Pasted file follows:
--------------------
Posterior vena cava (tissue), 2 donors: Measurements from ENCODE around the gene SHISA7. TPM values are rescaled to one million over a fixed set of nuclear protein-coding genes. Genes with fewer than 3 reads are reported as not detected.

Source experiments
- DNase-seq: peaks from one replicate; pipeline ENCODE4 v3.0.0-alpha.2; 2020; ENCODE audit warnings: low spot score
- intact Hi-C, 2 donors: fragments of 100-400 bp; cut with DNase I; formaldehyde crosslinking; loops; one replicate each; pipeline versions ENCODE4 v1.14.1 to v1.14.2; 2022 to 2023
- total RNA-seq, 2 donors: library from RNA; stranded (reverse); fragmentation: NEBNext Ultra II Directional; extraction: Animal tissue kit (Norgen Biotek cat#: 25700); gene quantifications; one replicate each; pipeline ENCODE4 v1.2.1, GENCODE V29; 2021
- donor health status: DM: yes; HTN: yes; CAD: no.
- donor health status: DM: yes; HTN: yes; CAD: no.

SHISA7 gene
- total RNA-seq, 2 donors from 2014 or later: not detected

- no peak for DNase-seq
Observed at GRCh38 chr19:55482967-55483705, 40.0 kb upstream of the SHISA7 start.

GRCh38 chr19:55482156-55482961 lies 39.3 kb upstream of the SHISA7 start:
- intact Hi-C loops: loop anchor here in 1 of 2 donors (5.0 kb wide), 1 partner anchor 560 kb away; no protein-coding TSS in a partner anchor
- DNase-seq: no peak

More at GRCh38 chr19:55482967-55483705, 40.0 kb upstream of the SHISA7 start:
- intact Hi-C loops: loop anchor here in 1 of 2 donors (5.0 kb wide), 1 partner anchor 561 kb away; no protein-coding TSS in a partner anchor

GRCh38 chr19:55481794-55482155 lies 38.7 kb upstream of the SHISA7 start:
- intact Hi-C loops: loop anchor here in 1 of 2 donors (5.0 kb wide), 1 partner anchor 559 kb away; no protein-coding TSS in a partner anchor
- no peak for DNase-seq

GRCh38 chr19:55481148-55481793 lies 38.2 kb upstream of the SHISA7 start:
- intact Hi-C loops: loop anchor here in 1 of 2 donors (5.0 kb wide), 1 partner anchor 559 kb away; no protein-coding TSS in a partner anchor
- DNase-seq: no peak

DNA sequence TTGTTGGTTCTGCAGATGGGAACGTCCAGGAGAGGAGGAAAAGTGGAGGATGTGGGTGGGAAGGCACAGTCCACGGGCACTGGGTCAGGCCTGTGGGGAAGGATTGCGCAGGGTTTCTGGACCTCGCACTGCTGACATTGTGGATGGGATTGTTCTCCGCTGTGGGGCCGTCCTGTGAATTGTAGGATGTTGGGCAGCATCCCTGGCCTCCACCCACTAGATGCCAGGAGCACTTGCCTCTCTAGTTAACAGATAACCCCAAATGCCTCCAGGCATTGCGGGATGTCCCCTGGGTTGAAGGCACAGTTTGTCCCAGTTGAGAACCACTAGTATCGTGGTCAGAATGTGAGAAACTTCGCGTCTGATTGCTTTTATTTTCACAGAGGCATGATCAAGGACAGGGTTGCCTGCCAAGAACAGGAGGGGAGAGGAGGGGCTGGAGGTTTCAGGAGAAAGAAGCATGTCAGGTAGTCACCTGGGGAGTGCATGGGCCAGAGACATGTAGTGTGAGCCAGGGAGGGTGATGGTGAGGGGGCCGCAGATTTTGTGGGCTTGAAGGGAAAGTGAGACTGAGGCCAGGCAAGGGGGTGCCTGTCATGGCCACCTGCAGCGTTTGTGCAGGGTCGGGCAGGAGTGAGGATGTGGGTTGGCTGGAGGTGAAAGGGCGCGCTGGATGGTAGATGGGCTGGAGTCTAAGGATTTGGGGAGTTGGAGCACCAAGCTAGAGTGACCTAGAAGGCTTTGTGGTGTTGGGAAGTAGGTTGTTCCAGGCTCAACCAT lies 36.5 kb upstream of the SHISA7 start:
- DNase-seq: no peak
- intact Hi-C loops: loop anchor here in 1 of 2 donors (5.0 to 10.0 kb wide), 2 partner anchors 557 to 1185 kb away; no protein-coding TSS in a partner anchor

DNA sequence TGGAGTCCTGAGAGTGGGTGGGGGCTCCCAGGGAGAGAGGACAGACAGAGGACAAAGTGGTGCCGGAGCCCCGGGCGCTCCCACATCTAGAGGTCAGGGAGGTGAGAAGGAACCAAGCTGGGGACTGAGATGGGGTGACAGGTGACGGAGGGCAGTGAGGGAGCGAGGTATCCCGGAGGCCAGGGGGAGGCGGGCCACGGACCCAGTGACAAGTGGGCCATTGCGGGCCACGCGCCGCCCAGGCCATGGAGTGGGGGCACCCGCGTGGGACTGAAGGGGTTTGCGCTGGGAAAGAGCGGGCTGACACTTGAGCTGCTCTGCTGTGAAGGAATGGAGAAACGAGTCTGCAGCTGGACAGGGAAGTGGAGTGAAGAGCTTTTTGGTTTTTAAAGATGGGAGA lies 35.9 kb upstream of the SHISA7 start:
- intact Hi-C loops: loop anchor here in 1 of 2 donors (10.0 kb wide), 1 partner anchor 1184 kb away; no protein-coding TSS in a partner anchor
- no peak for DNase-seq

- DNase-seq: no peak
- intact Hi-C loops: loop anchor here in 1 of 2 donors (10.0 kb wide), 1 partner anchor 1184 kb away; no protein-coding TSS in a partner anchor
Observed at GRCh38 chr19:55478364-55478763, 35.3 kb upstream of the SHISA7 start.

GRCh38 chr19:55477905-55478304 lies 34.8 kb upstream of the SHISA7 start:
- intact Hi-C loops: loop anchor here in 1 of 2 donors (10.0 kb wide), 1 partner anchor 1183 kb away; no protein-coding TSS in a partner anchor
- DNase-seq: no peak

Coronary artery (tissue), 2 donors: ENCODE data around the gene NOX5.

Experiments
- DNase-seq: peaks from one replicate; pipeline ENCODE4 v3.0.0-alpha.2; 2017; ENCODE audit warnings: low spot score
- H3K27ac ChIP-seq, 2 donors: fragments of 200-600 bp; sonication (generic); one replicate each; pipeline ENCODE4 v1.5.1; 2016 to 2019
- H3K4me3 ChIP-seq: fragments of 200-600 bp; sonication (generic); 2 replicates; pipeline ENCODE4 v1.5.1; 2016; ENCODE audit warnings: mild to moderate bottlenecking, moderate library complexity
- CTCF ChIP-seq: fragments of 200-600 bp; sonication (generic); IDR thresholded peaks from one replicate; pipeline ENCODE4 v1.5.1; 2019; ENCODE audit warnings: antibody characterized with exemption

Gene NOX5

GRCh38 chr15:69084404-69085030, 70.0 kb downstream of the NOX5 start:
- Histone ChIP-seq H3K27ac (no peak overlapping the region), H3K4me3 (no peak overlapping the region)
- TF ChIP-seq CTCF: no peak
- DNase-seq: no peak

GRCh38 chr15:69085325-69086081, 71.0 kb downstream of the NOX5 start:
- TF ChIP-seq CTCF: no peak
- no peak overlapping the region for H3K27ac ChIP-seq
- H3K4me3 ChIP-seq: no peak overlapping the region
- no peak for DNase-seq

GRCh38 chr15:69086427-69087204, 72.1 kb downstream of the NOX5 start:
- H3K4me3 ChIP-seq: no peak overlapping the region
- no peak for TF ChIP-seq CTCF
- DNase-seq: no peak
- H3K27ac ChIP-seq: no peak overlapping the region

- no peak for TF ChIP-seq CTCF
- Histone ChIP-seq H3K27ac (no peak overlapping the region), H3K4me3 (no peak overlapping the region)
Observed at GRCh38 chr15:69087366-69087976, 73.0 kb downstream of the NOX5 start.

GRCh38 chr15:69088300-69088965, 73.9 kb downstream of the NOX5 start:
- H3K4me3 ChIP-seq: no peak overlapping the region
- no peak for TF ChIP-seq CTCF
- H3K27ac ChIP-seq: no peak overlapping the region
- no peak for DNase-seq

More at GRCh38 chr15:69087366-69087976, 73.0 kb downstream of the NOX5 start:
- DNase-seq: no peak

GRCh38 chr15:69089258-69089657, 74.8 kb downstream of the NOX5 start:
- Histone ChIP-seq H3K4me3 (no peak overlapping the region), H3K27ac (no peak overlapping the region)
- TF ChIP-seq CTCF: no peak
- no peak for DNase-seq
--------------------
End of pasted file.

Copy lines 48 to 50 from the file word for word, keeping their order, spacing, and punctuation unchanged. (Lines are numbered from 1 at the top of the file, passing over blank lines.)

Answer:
- no peak overlapping the region for H3K27ac ChIP-seq
- H3K4me3 ChIP-seq: no peak overlapping the region
- no peak for DNase-seq